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somewhat trivial boundary issue- possibly just a rant!

(12 Posts)
pistachio Mon 10-Aug-09 09:13:14

Message withdrawn at poster's request.

NoseyHelen Mon 10-Aug-09 09:24:06

Tell her to replace the fence and take hazardous materials i.e.garden waste out of the reach of your children.

If she's not prepared to replace the fence she should shut up! I don't think you can dig your heels in if she starts uprooting bushes on land that is technically hers.

LIZS Mon 10-Aug-09 09:24:33

Whose fence is it, you should never make assumptions about ownership and responsibiltiy for boundaries ? The deeds should clarify exactly whose it is and where it falls. She can do what she chooses within her land if it is her boundary but she may not be able to take away your property without causing unnecessary ill feeling or have to pay if it is yours to maintain. Why don't you just offer to move it (assuming it is your responsibility) after all you acknowledge she is in the right.

MrsBadger Mon 10-Aug-09 09:32:25

I'd be tempted to check the deeds and erect your own (possibly small & temporary) fence along the actual boundary

then she can do what she likes with her bit and your kids can't get at her rubbish

K999 Mon 10-Aug-09 10:02:55

Check your deeds. I would get it sorted asap if I were you. Boundary disputes can be a nightmare. Why dont you put up your own fence along your boudary?

pistachio Mon 10-Aug-09 12:18:11

Message withdrawn at poster's request.

LIZS Mon 10-Aug-09 12:51:08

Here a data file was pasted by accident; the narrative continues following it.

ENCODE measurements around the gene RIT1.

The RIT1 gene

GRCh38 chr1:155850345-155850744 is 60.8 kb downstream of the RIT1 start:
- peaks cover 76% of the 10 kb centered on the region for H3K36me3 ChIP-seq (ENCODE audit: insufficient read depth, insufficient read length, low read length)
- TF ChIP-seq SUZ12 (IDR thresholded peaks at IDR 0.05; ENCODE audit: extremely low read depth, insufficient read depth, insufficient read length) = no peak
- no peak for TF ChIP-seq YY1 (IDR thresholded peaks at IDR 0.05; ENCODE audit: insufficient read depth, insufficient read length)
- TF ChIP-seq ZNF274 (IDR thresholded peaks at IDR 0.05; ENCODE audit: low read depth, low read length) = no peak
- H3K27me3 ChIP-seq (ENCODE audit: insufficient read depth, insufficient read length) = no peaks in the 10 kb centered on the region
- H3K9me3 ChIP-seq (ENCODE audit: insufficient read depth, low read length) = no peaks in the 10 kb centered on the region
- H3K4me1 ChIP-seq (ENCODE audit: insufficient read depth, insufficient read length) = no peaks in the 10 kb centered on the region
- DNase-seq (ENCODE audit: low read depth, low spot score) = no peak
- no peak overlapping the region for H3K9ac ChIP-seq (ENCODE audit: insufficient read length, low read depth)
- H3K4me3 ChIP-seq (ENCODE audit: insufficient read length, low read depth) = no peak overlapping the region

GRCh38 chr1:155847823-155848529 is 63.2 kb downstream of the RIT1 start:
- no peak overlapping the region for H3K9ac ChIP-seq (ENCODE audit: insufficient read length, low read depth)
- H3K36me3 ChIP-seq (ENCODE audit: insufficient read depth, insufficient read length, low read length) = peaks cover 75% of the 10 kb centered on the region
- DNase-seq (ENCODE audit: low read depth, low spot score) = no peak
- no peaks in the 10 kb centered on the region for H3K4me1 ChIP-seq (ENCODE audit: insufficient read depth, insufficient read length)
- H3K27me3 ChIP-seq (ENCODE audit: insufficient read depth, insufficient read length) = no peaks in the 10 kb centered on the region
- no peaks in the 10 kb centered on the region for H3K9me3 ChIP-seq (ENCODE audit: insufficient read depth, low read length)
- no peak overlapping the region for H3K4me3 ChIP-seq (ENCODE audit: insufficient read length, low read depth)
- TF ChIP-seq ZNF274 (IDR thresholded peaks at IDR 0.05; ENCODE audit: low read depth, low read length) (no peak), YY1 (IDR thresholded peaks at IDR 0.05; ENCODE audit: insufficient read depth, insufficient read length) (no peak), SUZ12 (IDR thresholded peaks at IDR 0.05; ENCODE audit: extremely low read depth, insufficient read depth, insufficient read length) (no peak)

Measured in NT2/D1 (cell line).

I'd suggest you speak to her and agree a date by which you will remove the shrubs to your side of the boundary. The fence can either be left or reinstated in its correct position by whoever is actually responsible for the boundary. Maybe your neighbour feels she's dropped hints and given you time to act but as the fence and shrubs aren't hers per se she didn't have the right to do anything herself. It may not have been done amicably in the first place and you've inherited their feelings towards your predecessor.

jeanjeannie Mon 10-Aug-09 15:02:34

I wouldn't let it continue as these things have a nasty habit of blowing out of all proportion.

I'd second what mrsbadger said - check the deeds and then do your own litte fence. Personally, I'd talk to her - plans in hand and take some nice cake too - that always softens the neighbours....especially if they're a bit eccentric smile

NoseyHelen Mon 10-Aug-09 16:08:26

BTW - how wide is this strip of land - just being nosey!

pistachio Mon 10-Aug-09 19:54:34

Message withdrawn at poster's request.

NoseyHelen Mon 10-Aug-09 22:45:14

I think the best bet is to put your own fence up. Perhaps you could oen up with a bit of trellis to climb creapers on to aid the privacy situation.

Fizzylemonade Mon 10-Aug-09 23:01:05

I would direct you to www.gardenlaw.co.uk where they have a boundaries forum for you to post on.

They have solicitors post on there (no disrespect to anyone on here) grin so it will give you an idea of where you stand legally etc.

Bear in mind that if she replaces the fence and pays for it, then it is hers, you can't paint it/stain it/attach anything to it.

It maybe not be a problem now but if you got a new neighbour then they could make you remove anything you have grown up it.

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